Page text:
1. Take an honest assessment of your credit

The first step in improving a credit score is to know exactly what needs improvement. In order to make an effective get out of debt plan, take some time to understand your current credit situation. Set aside a day and time that you can truly delve into your finances to create a plan.

A crucial part of improving your credit score is being honest with yourself. One of the most overlooked steps in improving credit is understanding your own behavior with money and debt. Use credit card statements and bank statements to track spending habits. Did an emergency arise that caused you to max out a credit card? Maybe an unexpected car repair, loss of income, medical situation, or natural disaster forced you to use credit cards more than you would have liked. Perhaps impulsive spending led you to high credit card balances. However you ended up with credit card debt, it is wise to learn from it, so you could plan for the future. Having a savings account to handle life’s emergencies can protect your credit score and your wallet.

Credit card debt does not always signify a money issue. It’s often a behavioral issue. Changing behaviors and relationship with money will not just propel you to improve your credit score, it ensure that bad habits will not surface again once your credit goals have been met.

2. Clean up your credit report

According to the FTC, millions of people have errors on their credit reports that can result in a lower score. Carefully check your credit report to ensure all information is being reported accurately. Once a year, you can obtain a free copy of your credit report from all three credit bureaus. If you suspect fraud, inaccurate information, or need to update your personal information, you can contact the credit bureaus individually to find out their dispute process.

To find out where to obtain a free copy of your credit report, check out our blog post on how to get your credit report and credit score for free.

Professional credit repair companies can help you clean up your credit report. However, it’s important to choose the right one, since many credit repair companies are ineffective scams.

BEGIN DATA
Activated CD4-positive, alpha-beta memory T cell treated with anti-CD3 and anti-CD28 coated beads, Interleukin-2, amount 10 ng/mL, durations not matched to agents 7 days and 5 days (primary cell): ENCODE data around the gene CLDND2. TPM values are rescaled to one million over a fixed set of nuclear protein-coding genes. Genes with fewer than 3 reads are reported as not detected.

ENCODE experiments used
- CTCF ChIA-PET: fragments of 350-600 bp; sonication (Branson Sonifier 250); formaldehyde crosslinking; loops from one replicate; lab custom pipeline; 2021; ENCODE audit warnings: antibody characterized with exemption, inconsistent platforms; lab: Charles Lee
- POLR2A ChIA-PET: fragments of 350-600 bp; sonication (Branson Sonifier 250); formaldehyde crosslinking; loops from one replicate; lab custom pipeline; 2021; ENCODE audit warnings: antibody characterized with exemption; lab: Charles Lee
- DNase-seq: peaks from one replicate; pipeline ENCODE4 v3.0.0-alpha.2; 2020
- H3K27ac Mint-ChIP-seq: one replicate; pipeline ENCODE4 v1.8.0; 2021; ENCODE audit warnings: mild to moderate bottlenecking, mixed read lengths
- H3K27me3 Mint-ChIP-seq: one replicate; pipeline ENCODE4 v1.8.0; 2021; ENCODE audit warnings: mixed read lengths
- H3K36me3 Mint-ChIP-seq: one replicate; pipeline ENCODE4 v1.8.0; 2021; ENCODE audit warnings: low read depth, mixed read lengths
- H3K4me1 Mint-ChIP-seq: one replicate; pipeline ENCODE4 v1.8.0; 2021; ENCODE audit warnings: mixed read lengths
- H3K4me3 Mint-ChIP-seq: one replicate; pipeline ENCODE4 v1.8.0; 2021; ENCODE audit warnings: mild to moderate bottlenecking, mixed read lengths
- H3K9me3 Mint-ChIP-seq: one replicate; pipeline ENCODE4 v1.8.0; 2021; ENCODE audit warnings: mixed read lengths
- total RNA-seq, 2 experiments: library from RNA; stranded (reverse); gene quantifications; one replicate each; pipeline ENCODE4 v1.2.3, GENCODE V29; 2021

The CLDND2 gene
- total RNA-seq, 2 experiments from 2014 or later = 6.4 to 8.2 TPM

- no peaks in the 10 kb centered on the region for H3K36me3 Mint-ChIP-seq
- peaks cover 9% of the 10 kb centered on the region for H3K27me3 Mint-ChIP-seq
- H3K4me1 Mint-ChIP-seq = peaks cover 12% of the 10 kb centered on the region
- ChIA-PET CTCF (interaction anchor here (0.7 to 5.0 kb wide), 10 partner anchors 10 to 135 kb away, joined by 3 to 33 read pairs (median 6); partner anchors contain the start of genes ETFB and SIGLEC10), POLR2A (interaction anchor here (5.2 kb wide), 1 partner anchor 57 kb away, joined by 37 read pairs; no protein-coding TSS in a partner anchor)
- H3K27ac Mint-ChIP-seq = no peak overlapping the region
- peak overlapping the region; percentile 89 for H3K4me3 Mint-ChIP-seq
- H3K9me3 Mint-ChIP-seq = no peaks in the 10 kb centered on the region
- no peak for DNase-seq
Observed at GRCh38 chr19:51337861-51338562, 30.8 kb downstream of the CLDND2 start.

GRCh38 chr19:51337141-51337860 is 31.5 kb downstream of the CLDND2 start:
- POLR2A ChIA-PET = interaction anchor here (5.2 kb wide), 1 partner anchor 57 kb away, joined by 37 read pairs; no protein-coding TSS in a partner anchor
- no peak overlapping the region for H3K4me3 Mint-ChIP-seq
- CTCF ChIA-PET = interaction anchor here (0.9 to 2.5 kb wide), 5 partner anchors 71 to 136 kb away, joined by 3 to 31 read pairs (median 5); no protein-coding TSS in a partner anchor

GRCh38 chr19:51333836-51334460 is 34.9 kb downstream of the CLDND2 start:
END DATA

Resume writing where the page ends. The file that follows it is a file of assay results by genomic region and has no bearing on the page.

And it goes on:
3. Understand how credit scores are calculated

Many people have lower credit scores because they do not understand how it is calculated. Depending on your situation, aiming to eliminate all credit card debt may not be possible in one year. Around 30% of your credit score stems from credit card balances. Aim to reduce the debt to income ratio by paying off 20% or more of credit card balances.

Another credit score buster is applying for too much credit in a short period. Apply for credit only if it is absolutely necessary. 10% of a credit score is calculated by the number of hard inquiries. Another 15% of a credit score is determined by the age of the accounts. Having too many new accounts or inquiries could put a significant dent in your score, so avoid opening new lines of credit if possible.

4. Change spending habits

Knowing how to allocate your income will be a beneficial asset during this process. Is there something you can sacrifice to get to your credit goals faster? Maybe skipping your daily latte for a short period or avoiding take out lunches will speed up the process of paying off a credit card or increasing your emergency fund. It is wise to be mindful of how money is spent. Small purchases here or there may seem fine, but they eventually add up quickly. Look for ways to be smarter about money and use the savings to improve your financial health.

5. Be responsible with the credit you already have

To successfully improve your credit score this year, you will have to take care of the credit you already have. Establishing a history of paying bills on time will be viewed favorably and will have positive impacts on your credit score. If paying bills on time has been a struggle in the previous year, commit to paying bills on time this year. It is vital that all payments are made on time, every time. A late or missed payment can stay on your credit report for up to seven years. A person with an excellent score could potentially lose around 90 points because of a missed or late payment.

If you think you will be late with paying your bill, do not wait until the last minute to contact the lender. Contact the creditors right away and set up alternative payment arrangements. Most creditors and banks have automated payment options available to make paying bills on time easier.

6. Adjust expectations and work hard

While “improving credit” and “getting out of debt” are some of the most cited New Year’s resolutions, they are often the ones people break the quickest. Like many resolutions, improving credit scores takes hard work, patience, and a change in behavior. These things normally do not happen overnight. Create a realistic budget and stick to it. This will keep track of bills and spending habits. Wallethub.com suggests breaking credit goals down into smaller goals to maximize your ability to follow through with your plan. For example, setting a deadline to order credit report, increase emergency funds, and create a budget could be mini-goals that pushes you closer to your ultimate goal.